With or without distractions, you’re still just dealing with yourself. Practice in a cave, practice in traffic, practice joyfully, practice diligently, practice because you think you ought to, it’s all the same. Lest we forget that all in the yoga practice is a reflection of our deepest, and sometimes most hidden selves, this week, remember. And when distractions come up, acknowledge them, let them know they are seen, heard, and felt, for they are not separate from the practice that runs like a smooth engine.
At the height of summer, I am distracted. The days are long, and much is accomplished in each cycle of sunlight, yet I consistently feel that I can do more. Why aren’t hours for asana presenting themselves? Why haven’t I finished a book in July? Why do I put off making dinner until it is dark? The summer heat rather aggravates my body, which leads to mild, but persistent discomfort: a little extra heaviness, angry and clogged pores, dryness, heat in my feet. I do my best to remember that the remedies I know will help me feel more comfortable are a part of my work, just as it is to sit, to stretch, and to wonder. It’s a full time job tending this body in the heat, and it gobbles hours like popsicles.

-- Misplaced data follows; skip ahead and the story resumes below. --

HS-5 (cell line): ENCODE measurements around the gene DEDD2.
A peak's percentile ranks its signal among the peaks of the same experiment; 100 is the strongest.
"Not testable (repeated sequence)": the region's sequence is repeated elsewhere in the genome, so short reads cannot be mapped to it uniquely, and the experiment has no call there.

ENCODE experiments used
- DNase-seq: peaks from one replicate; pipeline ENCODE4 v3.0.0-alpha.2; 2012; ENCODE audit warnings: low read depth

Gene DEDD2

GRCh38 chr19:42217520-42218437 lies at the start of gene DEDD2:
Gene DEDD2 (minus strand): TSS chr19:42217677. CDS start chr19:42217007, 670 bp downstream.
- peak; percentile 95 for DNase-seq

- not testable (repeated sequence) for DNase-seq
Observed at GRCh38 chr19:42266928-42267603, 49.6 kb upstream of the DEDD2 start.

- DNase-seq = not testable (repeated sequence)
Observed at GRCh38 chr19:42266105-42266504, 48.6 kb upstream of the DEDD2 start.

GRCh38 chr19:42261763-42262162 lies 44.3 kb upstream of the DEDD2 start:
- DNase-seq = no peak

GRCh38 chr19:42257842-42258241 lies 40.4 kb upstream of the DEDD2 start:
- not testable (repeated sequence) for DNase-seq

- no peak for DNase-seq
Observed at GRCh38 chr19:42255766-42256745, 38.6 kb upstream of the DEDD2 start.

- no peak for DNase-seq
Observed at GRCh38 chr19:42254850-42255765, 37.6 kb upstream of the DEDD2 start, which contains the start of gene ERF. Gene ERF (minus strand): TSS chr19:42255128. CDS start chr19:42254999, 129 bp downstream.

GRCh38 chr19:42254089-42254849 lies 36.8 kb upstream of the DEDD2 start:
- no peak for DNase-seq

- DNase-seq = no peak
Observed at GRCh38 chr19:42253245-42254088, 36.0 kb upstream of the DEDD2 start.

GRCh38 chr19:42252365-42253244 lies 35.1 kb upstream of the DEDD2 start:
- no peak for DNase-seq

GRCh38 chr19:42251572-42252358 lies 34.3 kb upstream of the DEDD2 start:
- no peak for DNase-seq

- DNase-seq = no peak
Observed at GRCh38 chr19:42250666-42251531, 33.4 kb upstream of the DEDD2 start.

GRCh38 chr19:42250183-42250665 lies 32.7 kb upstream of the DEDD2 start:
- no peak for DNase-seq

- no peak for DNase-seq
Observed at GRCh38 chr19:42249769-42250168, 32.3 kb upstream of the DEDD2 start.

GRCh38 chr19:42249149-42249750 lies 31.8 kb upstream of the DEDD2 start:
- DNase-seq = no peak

I eat coconut. I sip cucumber water. I put my butt in the pond, and wait until a coolness settles from skin, to bone, into mind. The high desert summer sun is a reality of my world, and it rather messes with the balance of my body and soul. I learn much from the buzzing activity of the summertime, run screaming for the hills and the rivers, and give thanks to live in a place that is ever-shifting its temperature, and feel. The four seasons offer a perfect place to practice, and metaphor for the always needed reassessment of reality, which is only happening in this moment. For when the rains come, though all the problems of the world have not been solved, I am feeling better than before. And so, all is well.
“All shall be well. All shall be well. All manner of things shall be well.” ~Saint Julian
Love and be well,